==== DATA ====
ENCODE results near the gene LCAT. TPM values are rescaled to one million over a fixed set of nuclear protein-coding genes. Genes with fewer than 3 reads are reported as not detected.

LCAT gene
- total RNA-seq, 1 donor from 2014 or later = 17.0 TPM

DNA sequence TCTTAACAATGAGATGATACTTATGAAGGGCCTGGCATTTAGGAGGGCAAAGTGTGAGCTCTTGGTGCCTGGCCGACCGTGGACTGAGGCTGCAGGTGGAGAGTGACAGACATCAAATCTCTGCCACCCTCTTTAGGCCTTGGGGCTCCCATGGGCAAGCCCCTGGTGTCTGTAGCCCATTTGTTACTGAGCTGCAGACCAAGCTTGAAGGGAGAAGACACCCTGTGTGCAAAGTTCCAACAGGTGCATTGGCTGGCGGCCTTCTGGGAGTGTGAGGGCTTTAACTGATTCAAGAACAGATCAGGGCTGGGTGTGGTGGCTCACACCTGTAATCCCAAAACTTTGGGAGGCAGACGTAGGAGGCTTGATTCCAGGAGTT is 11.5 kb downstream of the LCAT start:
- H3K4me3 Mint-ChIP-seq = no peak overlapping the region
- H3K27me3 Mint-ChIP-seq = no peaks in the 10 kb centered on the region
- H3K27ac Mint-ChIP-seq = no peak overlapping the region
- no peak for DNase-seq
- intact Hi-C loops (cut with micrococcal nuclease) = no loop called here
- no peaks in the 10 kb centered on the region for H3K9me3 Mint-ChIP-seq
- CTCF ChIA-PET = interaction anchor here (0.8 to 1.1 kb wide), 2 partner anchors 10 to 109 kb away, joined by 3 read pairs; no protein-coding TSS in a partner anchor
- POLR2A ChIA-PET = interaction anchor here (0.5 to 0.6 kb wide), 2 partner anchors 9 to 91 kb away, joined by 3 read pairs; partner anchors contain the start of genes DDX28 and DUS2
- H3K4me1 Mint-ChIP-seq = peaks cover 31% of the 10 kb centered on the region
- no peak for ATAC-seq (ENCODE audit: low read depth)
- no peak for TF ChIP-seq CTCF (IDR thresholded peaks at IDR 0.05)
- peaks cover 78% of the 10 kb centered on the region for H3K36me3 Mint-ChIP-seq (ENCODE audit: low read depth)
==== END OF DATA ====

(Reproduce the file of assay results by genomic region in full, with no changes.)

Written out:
ENCODE results near the gene LCAT. TPM values are rescaled to one million over a fixed set of nuclear protein-coding genes. Genes with fewer than 3 reads are reported as not detected.

LCAT gene
- total RNA-seq, 1 donor from 2014 or later = 17.0 TPM

DNA sequence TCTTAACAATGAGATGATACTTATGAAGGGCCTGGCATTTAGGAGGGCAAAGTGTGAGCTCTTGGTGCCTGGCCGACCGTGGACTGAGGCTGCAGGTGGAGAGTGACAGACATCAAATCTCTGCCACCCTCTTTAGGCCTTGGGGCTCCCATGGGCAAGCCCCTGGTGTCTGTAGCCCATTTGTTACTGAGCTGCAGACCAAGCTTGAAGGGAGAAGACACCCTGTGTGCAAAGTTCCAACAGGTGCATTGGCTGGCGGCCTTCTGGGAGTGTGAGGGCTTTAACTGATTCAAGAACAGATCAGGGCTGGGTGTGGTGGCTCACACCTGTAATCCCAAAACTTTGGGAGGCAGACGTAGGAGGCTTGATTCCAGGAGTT is 11.5 kb downstream of the LCAT start:
- H3K4me3 Mint-ChIP-seq = no peak overlapping the region
- H3K27me3 Mint-ChIP-seq = no peaks in the 10 kb centered on the region
- H3K27ac Mint-ChIP-seq = no peak overlapping the region
- no peak for DNase-seq
- intact Hi-C loops (cut with micrococcal nuclease) = no loop called here
- no peaks in the 10 kb centered on the region for H3K9me3 Mint-ChIP-seq
- CTCF ChIA-PET = interaction anchor here (0.8 to 1.1 kb wide), 2 partner anchors 10 to 109 kb away, joined by 3 read pairs; no protein-coding TSS in a partner anchor
- POLR2A ChIA-PET = interaction anchor here (0.5 to 0.6 kb wide), 2 partner anchors 9 to 91 kb away, joined by 3 read pairs; partner anchors contain the start of genes DDX28 and DUS2
- H3K4me1 Mint-ChIP-seq = peaks cover 31% of the 10 kb centered on the region
- no peak for ATAC-seq (ENCODE audit: low read depth)
- no peak for TF ChIP-seq CTCF (IDR thresholded peaks at IDR 0.05)
- peaks cover 78% of the 10 kb centered on the region for H3K36me3 Mint-ChIP-seq (ENCODE audit: low read depth)